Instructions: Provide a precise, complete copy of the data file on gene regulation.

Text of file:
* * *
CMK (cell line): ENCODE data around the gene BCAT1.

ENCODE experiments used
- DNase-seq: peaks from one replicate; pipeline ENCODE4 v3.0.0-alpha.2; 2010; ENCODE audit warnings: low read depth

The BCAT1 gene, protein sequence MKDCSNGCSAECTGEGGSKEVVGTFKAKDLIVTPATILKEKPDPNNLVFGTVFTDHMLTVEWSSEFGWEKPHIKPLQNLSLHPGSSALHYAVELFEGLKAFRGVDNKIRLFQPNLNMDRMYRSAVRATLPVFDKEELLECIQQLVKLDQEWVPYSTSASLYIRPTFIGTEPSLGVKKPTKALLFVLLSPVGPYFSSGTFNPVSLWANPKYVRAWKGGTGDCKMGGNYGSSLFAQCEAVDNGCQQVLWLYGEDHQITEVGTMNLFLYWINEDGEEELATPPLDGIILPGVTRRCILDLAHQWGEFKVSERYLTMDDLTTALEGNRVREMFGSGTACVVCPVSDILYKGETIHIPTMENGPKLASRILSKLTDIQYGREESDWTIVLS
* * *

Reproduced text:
CMK (cell line): ENCODE data around the gene BCAT1.

ENCODE experiments used
- DNase-seq: peaks from one replicate; pipeline ENCODE4 v3.0.0-alpha.2; 2010; ENCODE audit warnings: low read depth

The BCAT1 gene, protein sequence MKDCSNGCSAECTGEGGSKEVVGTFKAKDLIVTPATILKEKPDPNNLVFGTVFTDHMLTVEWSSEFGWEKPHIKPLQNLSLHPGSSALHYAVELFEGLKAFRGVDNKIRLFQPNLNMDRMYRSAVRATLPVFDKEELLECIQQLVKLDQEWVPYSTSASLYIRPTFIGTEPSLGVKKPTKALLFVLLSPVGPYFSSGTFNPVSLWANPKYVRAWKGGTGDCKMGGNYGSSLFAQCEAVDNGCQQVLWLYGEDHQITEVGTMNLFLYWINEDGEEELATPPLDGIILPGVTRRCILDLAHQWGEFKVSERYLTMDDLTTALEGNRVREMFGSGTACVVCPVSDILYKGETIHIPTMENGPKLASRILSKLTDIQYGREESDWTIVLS